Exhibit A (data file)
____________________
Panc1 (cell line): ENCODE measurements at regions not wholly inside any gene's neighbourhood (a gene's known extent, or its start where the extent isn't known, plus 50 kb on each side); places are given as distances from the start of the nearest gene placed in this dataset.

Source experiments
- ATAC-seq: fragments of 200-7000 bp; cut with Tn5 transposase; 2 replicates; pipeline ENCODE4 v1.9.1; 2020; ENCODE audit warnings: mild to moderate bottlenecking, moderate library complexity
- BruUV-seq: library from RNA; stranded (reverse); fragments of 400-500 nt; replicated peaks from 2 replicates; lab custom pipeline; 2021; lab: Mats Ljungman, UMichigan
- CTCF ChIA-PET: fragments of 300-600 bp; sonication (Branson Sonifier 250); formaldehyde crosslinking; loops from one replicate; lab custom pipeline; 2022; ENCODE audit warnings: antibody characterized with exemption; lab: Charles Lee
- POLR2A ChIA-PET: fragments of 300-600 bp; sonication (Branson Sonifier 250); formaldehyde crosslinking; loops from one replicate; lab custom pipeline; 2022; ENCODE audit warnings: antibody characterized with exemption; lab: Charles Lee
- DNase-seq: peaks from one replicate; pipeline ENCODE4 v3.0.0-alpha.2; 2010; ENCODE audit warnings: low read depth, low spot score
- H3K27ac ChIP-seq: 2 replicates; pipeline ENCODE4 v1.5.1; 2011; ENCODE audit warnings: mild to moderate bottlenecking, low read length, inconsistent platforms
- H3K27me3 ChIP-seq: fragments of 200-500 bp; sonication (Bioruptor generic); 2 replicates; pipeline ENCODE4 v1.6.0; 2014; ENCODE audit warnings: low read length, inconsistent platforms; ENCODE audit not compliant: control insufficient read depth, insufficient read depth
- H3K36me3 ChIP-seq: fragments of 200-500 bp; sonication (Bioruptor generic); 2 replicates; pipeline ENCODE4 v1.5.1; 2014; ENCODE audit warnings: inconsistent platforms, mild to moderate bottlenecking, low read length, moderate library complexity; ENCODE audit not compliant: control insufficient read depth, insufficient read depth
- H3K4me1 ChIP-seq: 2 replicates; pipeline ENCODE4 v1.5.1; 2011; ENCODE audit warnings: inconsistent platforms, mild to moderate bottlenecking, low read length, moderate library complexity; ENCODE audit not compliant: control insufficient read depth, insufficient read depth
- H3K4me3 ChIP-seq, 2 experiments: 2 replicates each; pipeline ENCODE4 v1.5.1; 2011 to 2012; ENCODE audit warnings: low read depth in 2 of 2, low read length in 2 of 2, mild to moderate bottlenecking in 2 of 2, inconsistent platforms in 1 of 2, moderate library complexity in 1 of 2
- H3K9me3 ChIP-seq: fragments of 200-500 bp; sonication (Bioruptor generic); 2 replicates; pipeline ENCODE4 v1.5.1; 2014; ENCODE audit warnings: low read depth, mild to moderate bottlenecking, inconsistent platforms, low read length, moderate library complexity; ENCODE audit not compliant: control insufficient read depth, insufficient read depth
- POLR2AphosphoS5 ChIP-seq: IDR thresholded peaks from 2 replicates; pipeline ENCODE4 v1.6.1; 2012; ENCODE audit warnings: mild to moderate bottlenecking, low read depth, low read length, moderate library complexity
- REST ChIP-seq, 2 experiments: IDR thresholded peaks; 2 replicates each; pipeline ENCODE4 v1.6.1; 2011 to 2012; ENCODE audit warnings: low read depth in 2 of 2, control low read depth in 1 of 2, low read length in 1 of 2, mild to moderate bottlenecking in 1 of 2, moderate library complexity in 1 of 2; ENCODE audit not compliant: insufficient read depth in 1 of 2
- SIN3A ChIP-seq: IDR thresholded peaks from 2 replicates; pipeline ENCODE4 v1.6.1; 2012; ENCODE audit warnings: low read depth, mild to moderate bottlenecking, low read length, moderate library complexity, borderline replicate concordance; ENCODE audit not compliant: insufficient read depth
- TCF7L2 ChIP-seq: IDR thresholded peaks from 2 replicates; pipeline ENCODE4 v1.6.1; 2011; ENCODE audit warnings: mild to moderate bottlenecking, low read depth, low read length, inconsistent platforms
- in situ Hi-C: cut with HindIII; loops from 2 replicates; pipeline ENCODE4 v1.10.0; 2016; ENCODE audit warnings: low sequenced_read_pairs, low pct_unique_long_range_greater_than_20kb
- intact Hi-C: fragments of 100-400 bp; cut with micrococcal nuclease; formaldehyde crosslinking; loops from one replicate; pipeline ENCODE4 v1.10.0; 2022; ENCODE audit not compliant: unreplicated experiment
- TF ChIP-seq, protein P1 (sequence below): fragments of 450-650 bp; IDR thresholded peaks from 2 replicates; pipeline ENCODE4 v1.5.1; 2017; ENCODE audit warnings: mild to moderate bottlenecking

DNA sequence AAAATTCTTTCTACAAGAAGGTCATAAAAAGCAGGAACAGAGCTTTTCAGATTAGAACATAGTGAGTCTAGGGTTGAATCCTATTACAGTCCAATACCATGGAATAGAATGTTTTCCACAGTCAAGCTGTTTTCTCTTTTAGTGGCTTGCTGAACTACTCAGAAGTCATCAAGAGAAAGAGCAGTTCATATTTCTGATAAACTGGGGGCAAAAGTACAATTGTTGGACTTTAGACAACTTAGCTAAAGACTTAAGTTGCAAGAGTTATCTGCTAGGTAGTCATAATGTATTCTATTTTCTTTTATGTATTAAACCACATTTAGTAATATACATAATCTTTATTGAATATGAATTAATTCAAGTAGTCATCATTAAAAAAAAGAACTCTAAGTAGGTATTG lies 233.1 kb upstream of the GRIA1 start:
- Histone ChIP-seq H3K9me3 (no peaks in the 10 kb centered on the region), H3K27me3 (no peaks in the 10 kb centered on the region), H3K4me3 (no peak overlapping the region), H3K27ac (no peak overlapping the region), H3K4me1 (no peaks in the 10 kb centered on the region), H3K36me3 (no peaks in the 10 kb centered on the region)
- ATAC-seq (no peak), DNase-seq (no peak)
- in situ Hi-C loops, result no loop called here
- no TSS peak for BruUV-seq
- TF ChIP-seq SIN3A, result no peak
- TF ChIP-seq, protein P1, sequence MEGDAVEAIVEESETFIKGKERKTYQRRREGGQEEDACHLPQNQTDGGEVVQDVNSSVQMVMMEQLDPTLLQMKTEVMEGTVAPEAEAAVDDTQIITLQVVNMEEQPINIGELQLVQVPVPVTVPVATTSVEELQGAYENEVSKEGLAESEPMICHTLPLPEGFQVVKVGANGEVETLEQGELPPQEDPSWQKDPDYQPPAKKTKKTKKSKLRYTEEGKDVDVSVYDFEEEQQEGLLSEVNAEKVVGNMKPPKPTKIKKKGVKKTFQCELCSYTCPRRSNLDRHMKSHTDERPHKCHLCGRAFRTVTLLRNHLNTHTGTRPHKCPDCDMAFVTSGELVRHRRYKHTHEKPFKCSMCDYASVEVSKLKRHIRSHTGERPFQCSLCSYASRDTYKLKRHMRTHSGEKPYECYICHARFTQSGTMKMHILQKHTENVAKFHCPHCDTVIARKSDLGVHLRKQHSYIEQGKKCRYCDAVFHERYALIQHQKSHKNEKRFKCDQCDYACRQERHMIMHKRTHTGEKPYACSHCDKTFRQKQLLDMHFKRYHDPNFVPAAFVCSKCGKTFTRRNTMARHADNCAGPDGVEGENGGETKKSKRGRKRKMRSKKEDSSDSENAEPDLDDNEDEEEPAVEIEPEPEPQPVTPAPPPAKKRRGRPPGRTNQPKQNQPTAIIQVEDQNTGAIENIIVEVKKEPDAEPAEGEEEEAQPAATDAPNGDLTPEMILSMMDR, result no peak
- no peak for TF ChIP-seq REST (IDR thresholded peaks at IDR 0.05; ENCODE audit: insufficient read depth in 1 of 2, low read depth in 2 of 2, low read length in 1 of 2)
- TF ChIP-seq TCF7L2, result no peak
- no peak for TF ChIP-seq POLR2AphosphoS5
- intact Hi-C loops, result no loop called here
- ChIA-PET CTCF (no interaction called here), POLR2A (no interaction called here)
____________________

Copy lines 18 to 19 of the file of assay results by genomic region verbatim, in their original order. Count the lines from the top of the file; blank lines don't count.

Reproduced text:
- in situ Hi-C: cut with HindIII; loops from 2 replicates; pipeline ENCODE4 v1.10.0; 2016; ENCODE audit warnings: low sequenced_read_pairs, low pct_unique_long_range_greater_than_20kb
- intact Hi-C: fragments of 100-400 bp; cut with micrococcal nuclease; formaldehyde crosslinking; loops from one replicate; pipeline ENCODE4 v1.10.0; 2022; ENCODE audit not compliant: unreplicated experiment